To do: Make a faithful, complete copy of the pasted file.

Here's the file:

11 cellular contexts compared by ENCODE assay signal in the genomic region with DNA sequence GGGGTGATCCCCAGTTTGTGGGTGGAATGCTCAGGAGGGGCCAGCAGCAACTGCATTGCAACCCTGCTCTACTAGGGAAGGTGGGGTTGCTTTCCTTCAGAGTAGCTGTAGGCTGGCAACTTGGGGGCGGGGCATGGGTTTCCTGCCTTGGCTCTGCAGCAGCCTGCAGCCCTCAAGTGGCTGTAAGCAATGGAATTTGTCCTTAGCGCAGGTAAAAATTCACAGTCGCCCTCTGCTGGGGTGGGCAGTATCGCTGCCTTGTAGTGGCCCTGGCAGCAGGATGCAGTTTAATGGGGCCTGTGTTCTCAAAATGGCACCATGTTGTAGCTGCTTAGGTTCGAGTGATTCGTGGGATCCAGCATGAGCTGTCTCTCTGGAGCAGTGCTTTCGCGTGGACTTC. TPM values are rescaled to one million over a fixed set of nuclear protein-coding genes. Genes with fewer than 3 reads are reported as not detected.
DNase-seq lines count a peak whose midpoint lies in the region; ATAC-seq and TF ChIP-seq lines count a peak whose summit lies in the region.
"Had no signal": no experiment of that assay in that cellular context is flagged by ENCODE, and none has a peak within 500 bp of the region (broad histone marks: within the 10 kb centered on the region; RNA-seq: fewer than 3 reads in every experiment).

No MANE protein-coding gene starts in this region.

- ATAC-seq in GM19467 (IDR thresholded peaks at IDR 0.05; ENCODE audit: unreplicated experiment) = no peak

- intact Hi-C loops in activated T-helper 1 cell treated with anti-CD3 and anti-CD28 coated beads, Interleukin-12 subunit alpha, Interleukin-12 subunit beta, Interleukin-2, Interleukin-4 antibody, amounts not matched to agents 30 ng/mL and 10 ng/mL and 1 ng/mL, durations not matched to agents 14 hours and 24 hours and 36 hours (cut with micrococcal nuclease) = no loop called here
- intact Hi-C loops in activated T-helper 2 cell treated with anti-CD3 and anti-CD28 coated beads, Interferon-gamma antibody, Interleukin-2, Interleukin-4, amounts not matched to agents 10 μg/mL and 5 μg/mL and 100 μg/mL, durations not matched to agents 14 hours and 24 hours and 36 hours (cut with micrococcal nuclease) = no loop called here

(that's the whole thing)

11 cellular contexts compared by ENCODE assay signal in the genomic region with DNA sequence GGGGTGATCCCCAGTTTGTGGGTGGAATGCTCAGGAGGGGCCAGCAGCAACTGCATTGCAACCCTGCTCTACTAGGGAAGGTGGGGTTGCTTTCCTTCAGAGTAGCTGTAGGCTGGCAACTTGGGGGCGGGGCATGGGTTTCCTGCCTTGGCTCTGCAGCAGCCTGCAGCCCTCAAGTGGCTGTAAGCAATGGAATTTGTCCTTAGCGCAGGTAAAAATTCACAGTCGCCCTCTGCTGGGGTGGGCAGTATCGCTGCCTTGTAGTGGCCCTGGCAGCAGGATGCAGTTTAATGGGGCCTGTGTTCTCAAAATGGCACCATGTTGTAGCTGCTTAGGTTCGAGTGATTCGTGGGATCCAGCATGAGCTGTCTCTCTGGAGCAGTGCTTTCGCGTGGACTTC. TPM values are rescaled to one million over a fixed set of nuclear protein-coding genes. Genes with fewer than 3 reads are reported as not detected.
DNase-seq lines count a peak whose midpoint lies in the region; ATAC-seq and TF ChIP-seq lines count a peak whose summit lies in the region.
"Had no signal": no experiment of that assay in that cellular context is flagged by ENCODE, and none has a peak within 500 bp of the region (broad histone marks: within the 10 kb centered on the region; RNA-seq: fewer than 3 reads in every experiment).

No MANE protein-coding gene starts in this region.

- ATAC-seq in GM19467 (IDR thresholded peaks at IDR 0.05; ENCODE audit: unreplicated experiment) = no peak

- intact Hi-C loops in activated T-helper 1 cell treated with anti-CD3 and anti-CD28 coated beads, Interleukin-12 subunit alpha, Interleukin-12 subunit beta, Interleukin-2, Interleukin-4 antibody, amounts not matched to agents 30 ng/mL and 10 ng/mL and 1 ng/mL, durations not matched to agents 14 hours and 24 hours and 36 hours (cut with micrococcal nuclease) = no loop called here
- intact Hi-C loops in activated T-helper 2 cell treated with anti-CD3 and anti-CD28 coated beads, Interferon-gamma antibody, Interleukin-2, Interleukin-4, amounts not matched to agents 10 μg/mL and 5 μg/mL and 100 μg/mL, durations not matched to agents 14 hours and 24 hours and 36 hours (cut with micrococcal nuclease) = no loop called here